How widespread was literacy in classic Greek in Europe during the medieval period? I assume "every" (?) educated person, such as clerks, monks, nobility, judges, doctors and similar knew Latin at the time, but how many knew classic Greek? By Europe I do not mean to include Byzantium. I am mainly referring to central, south and western Europe (todays Italy, Austria, Germany, France, Spain and UK).
Knowledge of Greek was rare until the Renaissance. Scholars fleeing the fall of Constantinople brought to Italy their knowledge of Classical Greek, a good bit different from the popular Greek.
In fact, through most of the Middle Ages, anyone knowing Greek was assumed to be Irish, and one of their better scholars at that.
The habit of making younger sons priests to hold the bishoprics or lesser benefices a noble family controlled often meant churchmen had little more learning than their secular relatives. Priests and monks with no real knowledge of Latin were not uncommon, doing their offices and prayers by rote.
The knowledge of Classical or Ancient Greek barely existed in Medieval Europe-(namely, Christian Western and Northern Europe), though it did exist within Islamic Spain. However, it was within Byzantine Constantinople whereby the maintenance of Classical Greek would have been widespread, primarily among the Clergy, as well as with Theology students studying at The University of Constantinople-(I know the question wants to address Medieval Europe regarding Classical Greek literacy, however, it is difficult to avoid mentioning Byzantium).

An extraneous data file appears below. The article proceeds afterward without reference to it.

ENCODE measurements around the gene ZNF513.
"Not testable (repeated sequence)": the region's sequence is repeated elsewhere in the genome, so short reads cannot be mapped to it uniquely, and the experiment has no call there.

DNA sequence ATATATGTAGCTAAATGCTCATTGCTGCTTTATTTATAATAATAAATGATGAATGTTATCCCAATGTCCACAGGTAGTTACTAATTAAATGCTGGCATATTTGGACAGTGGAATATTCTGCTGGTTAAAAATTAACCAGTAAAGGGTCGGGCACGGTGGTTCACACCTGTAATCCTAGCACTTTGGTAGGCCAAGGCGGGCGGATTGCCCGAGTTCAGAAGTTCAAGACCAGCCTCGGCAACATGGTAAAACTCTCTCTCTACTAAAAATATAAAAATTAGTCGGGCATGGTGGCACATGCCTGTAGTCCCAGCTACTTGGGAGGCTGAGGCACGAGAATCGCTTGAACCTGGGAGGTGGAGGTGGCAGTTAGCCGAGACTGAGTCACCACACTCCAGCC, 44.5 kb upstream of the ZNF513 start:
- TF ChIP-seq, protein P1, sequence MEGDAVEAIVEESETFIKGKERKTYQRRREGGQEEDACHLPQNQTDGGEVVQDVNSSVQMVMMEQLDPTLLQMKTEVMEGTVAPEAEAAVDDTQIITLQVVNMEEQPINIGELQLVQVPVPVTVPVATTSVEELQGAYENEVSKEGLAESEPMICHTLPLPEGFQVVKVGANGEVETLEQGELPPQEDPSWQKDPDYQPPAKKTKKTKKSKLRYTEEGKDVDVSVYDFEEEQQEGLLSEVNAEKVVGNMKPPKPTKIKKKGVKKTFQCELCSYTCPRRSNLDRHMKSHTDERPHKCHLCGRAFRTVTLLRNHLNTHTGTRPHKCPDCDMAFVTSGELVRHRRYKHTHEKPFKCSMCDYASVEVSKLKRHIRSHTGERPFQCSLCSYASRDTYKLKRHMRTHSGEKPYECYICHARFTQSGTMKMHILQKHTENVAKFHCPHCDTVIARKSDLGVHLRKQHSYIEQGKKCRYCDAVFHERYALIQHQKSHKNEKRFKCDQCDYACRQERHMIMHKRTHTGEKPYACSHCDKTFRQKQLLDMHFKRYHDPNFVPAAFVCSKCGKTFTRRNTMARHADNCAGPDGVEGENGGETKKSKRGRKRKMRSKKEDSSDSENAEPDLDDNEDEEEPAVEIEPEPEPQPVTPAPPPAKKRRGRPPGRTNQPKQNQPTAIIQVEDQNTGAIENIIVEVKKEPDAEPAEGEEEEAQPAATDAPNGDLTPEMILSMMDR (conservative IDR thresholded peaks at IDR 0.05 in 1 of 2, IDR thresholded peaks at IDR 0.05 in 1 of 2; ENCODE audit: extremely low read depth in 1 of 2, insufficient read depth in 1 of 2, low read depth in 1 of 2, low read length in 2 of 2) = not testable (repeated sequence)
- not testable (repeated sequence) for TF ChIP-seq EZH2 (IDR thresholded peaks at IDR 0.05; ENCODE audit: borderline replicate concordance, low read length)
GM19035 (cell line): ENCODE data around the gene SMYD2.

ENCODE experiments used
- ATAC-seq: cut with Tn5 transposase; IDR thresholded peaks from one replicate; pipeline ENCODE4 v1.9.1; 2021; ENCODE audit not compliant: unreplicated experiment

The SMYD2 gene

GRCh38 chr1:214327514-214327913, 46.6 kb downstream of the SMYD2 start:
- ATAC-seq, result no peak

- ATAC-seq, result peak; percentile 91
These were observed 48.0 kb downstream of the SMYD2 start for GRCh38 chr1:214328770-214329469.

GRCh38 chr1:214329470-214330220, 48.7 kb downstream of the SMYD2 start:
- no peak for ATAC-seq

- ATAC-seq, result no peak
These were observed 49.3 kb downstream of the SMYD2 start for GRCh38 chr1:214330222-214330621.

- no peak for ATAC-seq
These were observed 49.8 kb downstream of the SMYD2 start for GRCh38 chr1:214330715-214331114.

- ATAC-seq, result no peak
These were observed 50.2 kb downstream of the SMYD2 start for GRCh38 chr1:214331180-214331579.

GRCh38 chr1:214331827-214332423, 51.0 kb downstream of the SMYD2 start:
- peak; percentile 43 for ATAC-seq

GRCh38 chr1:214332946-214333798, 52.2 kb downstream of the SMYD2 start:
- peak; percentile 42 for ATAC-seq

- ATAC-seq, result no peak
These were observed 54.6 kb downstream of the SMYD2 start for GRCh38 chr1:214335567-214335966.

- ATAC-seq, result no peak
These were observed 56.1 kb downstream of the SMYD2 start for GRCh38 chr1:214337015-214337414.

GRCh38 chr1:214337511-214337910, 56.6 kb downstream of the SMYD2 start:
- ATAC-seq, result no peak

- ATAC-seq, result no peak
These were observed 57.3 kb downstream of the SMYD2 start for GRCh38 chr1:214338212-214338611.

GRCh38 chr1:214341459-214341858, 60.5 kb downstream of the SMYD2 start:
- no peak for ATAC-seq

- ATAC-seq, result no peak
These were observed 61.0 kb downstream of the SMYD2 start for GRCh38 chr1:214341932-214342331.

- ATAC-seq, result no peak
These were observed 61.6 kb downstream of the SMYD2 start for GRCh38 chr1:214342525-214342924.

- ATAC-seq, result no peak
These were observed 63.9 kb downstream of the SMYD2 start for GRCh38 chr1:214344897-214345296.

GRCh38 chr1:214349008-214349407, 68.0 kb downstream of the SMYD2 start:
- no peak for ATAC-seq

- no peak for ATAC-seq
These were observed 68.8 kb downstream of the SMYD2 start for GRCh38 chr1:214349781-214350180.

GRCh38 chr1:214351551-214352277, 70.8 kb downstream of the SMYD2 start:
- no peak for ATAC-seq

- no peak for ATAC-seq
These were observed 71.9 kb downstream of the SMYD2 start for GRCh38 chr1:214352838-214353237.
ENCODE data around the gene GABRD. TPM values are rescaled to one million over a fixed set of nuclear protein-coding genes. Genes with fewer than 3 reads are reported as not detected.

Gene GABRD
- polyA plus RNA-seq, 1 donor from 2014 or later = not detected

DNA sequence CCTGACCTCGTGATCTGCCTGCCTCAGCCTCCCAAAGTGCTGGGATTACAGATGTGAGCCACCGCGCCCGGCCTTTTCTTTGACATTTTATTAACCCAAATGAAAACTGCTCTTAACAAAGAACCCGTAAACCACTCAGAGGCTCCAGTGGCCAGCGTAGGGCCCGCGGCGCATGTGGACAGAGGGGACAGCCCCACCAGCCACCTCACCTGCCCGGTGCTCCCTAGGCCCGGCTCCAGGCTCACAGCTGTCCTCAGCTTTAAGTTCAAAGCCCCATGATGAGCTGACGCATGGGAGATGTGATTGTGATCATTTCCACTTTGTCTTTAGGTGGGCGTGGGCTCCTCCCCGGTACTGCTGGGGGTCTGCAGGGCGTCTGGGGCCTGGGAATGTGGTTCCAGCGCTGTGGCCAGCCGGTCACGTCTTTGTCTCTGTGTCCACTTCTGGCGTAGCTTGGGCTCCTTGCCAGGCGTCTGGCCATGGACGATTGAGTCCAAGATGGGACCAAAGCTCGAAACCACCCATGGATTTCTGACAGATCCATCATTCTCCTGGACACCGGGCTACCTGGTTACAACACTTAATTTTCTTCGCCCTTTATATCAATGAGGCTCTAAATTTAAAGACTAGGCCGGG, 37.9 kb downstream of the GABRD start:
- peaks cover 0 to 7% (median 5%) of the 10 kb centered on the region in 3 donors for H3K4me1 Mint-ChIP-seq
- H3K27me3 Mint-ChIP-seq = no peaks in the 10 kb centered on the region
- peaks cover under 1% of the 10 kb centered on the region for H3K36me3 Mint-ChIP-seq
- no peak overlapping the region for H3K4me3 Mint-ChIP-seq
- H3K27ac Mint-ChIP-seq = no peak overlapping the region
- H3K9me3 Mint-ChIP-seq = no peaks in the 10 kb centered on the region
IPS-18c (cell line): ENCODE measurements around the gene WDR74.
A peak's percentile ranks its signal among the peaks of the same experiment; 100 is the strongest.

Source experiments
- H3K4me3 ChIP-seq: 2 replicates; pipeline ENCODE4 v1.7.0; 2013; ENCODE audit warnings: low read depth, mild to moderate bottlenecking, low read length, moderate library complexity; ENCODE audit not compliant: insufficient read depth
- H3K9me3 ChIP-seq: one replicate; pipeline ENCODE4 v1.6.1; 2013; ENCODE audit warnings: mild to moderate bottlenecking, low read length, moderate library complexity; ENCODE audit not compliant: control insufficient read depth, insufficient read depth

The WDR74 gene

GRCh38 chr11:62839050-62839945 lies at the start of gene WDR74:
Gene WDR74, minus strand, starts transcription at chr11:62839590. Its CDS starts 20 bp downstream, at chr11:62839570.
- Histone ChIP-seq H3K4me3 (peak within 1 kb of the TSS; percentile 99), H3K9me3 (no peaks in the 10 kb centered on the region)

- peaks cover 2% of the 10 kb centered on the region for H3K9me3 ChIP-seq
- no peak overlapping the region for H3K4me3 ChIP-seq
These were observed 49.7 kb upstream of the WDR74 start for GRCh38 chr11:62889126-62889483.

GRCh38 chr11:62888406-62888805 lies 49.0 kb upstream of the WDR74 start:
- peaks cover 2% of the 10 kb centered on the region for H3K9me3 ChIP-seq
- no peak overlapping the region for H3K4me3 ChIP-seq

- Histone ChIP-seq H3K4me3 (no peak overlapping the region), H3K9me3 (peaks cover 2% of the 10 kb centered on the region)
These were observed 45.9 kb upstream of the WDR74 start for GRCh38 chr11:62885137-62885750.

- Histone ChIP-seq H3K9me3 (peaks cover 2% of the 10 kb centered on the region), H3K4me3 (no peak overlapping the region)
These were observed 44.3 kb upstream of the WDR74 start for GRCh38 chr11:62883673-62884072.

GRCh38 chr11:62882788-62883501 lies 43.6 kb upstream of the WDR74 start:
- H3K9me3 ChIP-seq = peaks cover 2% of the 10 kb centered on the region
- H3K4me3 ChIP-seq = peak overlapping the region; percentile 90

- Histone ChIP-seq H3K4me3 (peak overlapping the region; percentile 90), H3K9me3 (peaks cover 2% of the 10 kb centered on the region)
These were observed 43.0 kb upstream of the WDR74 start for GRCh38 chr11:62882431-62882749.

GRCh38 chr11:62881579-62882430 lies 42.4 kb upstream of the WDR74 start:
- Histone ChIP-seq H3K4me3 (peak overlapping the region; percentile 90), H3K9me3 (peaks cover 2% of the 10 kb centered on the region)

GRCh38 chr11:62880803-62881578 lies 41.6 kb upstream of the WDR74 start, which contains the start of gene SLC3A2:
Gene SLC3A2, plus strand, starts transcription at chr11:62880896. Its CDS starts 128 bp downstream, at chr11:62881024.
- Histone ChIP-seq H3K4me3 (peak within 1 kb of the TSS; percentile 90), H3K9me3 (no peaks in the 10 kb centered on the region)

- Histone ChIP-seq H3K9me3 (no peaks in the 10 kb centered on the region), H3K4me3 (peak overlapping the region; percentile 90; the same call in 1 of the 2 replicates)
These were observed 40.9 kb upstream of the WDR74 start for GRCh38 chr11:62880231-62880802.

In the case of Medieval Northern Europe, Latin was the "Lingua Franca" among the Clerical and Scholarly elites. During the Late Middle Ages, If one was studying at a Theology school in Paris, Southern England, Northern Italy or Germany, Latin was the Central language. If one was professionally employed by the Roman Catholic Church-(regardless of rank), Latin, was the widely preferred and Central Language of textual, conversational and above all, liturgical literacy.
With regard to Medieval Islamic Spain, languages, such as Spanish, Ladino-(or Judeo-Spanish), as well as Arabic-(which was the dominant language at that time), were the common languages from Barcelona, to Granada, though Classical Greek was known and translated by Moorish and particularly, Jewish Scribes. However, for the Roman Catholic Christians of Medieval Spain-(both civilians and Clergy), Latin, was the Central Language of the Church.
Overall, it was Latin (and not Classical Greek), which was the preferred and universal language of the religious and scholarly elites within Medieval Europe,